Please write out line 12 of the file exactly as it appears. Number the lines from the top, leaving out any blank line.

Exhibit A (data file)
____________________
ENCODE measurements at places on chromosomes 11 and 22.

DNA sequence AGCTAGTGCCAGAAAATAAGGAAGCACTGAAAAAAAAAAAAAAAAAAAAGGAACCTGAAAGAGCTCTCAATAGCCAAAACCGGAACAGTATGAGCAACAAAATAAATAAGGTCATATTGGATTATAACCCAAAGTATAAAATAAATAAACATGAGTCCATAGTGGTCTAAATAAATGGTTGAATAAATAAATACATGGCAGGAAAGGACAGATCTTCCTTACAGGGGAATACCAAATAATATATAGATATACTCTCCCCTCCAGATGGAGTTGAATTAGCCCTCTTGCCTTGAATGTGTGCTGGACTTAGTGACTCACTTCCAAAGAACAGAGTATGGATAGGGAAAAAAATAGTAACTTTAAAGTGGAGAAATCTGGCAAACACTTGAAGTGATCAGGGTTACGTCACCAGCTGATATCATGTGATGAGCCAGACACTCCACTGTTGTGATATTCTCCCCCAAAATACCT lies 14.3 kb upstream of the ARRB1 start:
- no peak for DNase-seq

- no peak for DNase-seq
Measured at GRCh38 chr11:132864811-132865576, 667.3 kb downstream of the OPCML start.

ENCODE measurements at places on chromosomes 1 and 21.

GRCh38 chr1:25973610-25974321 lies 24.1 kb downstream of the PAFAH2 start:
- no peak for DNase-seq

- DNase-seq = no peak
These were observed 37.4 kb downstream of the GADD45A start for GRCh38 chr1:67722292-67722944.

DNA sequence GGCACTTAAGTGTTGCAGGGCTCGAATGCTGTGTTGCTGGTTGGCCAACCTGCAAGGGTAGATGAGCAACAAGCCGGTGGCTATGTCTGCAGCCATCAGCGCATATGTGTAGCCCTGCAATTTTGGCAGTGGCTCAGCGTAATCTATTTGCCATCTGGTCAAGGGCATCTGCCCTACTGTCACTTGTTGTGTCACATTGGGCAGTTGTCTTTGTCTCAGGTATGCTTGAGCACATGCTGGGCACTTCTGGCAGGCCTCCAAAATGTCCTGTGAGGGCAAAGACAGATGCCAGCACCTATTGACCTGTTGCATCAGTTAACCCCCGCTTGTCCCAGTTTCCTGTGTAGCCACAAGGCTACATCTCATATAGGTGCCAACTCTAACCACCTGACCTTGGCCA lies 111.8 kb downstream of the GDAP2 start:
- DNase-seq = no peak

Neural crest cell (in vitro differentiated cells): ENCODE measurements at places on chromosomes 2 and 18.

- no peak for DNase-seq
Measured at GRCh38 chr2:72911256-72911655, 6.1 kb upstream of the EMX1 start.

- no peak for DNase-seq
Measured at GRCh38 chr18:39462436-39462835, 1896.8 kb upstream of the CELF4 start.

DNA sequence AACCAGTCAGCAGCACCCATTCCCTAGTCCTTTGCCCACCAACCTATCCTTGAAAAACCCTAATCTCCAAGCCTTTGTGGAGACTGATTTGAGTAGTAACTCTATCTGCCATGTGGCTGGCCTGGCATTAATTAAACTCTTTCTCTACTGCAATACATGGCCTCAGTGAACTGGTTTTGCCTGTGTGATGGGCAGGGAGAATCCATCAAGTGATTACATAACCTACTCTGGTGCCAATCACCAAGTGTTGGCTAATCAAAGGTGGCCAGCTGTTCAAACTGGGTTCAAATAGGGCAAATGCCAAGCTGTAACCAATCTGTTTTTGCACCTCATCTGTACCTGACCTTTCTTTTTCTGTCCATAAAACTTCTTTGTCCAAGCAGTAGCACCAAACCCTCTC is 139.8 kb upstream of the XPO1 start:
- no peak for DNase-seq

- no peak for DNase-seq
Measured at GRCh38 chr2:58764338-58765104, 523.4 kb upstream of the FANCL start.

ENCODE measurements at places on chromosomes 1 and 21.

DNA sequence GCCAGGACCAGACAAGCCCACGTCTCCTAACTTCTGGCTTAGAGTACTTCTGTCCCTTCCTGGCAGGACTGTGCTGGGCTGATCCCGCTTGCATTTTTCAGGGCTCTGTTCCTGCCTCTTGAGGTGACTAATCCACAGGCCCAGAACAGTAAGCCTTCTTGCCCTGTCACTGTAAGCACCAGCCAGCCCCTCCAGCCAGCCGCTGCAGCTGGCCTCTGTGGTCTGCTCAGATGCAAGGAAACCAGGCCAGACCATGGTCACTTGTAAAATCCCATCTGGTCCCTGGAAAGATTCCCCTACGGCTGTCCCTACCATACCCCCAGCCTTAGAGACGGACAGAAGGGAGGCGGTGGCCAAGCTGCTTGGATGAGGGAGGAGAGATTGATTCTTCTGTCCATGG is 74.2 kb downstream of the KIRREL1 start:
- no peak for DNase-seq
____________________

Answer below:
- DNase-seq = no peak